Camel for LunchThree Saturdays ago, I went to explore Habbous, the new Medina area created by the French during the Protectorate in the 1920's, with my friend and her boyfriend who was visiting from Canada. We walked through Maarif in the general direction of Habbous, then up through a very local neighbourhood that included several butcher shops with huge chunks of raw meat (or indeed most of a cow) hanging in front of the shops. We also passed numerous flocks of 20 or so sheep every few streets. These had arrived all over the city about 10 days before Eid (October 26th), including a flock that was installed in the garage next to my apartment building.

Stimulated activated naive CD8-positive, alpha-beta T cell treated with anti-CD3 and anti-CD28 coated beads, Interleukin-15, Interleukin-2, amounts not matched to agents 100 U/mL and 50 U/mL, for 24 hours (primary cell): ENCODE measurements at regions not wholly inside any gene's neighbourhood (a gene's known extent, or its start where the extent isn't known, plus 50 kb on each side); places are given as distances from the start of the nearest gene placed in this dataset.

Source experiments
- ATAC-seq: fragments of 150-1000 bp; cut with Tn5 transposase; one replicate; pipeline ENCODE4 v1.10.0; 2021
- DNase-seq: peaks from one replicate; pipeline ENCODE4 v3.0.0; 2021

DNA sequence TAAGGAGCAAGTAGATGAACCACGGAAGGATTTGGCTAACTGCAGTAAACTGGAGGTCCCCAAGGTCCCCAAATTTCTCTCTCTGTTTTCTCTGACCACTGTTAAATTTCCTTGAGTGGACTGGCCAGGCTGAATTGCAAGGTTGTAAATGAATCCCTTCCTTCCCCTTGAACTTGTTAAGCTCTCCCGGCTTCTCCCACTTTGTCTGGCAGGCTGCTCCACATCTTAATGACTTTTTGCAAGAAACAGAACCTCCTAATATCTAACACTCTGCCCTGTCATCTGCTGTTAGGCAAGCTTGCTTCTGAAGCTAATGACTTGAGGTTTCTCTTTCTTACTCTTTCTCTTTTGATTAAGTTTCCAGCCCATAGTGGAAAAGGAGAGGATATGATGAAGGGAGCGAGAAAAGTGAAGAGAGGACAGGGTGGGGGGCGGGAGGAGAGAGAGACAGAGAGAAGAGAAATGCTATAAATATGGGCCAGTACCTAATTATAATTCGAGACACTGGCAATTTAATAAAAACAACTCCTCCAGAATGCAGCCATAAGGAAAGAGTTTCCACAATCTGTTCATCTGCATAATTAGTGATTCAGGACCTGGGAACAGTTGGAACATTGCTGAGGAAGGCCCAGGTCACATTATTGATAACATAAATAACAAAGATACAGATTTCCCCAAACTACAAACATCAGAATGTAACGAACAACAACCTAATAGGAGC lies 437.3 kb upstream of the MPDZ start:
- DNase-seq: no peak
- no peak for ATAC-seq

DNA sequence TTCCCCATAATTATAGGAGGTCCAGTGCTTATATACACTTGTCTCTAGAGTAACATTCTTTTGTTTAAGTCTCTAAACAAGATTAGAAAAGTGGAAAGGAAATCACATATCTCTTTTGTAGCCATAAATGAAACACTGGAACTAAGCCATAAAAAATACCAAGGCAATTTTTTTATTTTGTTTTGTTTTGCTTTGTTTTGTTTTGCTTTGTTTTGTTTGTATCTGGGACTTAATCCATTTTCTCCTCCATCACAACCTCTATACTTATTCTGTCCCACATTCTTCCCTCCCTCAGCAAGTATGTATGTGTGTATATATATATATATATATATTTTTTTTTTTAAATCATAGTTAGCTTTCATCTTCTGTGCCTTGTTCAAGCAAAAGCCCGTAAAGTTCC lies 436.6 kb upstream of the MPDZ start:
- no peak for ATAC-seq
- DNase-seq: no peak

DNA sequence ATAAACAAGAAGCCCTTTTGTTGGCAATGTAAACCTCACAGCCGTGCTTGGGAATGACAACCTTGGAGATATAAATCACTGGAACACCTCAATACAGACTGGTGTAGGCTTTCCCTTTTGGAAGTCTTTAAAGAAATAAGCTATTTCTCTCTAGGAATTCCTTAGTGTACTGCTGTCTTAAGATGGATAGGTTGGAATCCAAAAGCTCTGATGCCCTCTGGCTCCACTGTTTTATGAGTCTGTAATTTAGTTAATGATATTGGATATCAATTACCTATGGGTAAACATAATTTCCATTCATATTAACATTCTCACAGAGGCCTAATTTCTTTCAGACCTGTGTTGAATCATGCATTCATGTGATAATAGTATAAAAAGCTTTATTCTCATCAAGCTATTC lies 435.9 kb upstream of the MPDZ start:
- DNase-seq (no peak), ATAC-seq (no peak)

This is because Eid-al-Adha is the Festival of Sacrifice - to commemorate Ibrahim (Abraham)'s willingness to sacrifice his son (with the son's permission) to God. As a reward for his faith, God switched out Abraham's son for a ram, so Muslims celebrate this event by sacrificing a sheep, goat or cow, and share the meat with neighbours, family, and supposedly the homeless as well (I didn't observe this but I did read about this). So this means, going out and selecting a ram for your family ahead of time from one of the flocks shepherds bring in to the city, and bringing it home a day or so before Eid. We're talking millions of sheep being sacrificed on a single day in Morocco, let alone across the Muslim world. In fact, half of the sheep in Morocco are slaughtered on this single day (according to the daily newspaper).Back to Habbous - we finally took a taxi to get the rest of the way to Habbous as we were turned around from exploring this small Moroccan neighbourhood, and we promptly arrived about 10 minutes later. The walled area is clearly newer, and is next to a royal palace (always closed to the public), a park and a mosque. We browsed the shops, the olive souk (barrels and barrels of numerous varieties of olives), and continued to the area past the walls that is the only market where you can buy camel meat in Casablanca. We bought it some ground camel meat (it is unclear whether it is mixed with beef or not) straight from one of a street of butchers - while we stood next to the furry head of said camel hanging from the awning, which was flanked by the camel's bare hump. Sorry - no photos of that! Then we walked around the corner, to a row of small "restaurants" that cook your meat for you, and serve it to you with cooked onions and tomatoes and bread. We had a couple pots of mint tea too. The meat was surprisingly good! You sit practically in the street, with the smoke from all these little restaurants blowing in your face. We then headed back through the market area and had a look at the carpets and clothing stalls before walking back to Twin Centre (a good 25 minute walk at least), through a nice neighbourhood and park. Eid-al-AdhaSo, seeing all these sheep chilling out (AKA unknowingly awaiting their imminent deaths) on every second street, I figured the actual sacrifice on the feast day would be equally visual, possibly in the street (my street is filled with apartment buildings - where else would you do the act itself? I thought). Especially since entrepreneurial folks started selling charcoal, rope and knives, or knife-sharpening services, all over the place suddenly. Friday morning, Eid, was a holiday, so I woke up a bit later than usual, but to a much quieter street than usual. The "bah"ing I'd heard all week was gradually silenced, over the course of the morning, but not in an obvious way. It was raining as well. There were virtually no cars driving by on the busy road behind the building - I think it was the quietest I have ever heard Casablanca - even at night. From my balcony I could see a couple sets of families up on the rooftop larger balconies off their apartments who were obviously going about the sacrifice business, although I couldn't see much looking up, but there were few people in the streets. A co-worker invited me to come to her family's place in the late afternoon for the holiday, so I left my apartment just after 1:45 pm to try and locate a rare taxi. As I went past my building I saw families working on cutting up their sheep carcasses in the basement/parking garage of my building - aha, this is where they must be doing it! I also saw the carts of sheepskins that men were collecting, most people don't tan their own sheep skins anymore, they give them away. The taxi ride through Casa was eerie - very few people and very very few cars. The smoke from the charcoal fires used to cook the sheep heads on street corners wafted down the empty streets, making me think of an abandoned city in a war zone perhaps. The meal at my co-worker's was much more informal than I expected - I had visualized something akin to Thanksgiving or Easter - lots of family, lots of food. But we ate a late lunch of tripe, bread, onion-tomato salad and french fries, with tea and homemade cookies accompanied by fruit to round it off. I had to leave before supper was served in order to get back to my apartment on one of the last trains (within Casa) and I was a bit worried about the number of taxis that would be available. Perhaps supper is the larger meal with more dishes. Those who know me well know that I'm a picky eater - I don't like or eat fish, seafood, sushi, hardly like eggs, and rarely eat weird things. There was even a year or so when the only meat I would eat was chicken. So I would like to congratulate myself for trying both camel meat and sheep tripe, within a week. I only managed one mouthful of tripe, and did not find it my liking, but I think it is likely something you have to grow up on to enjoy.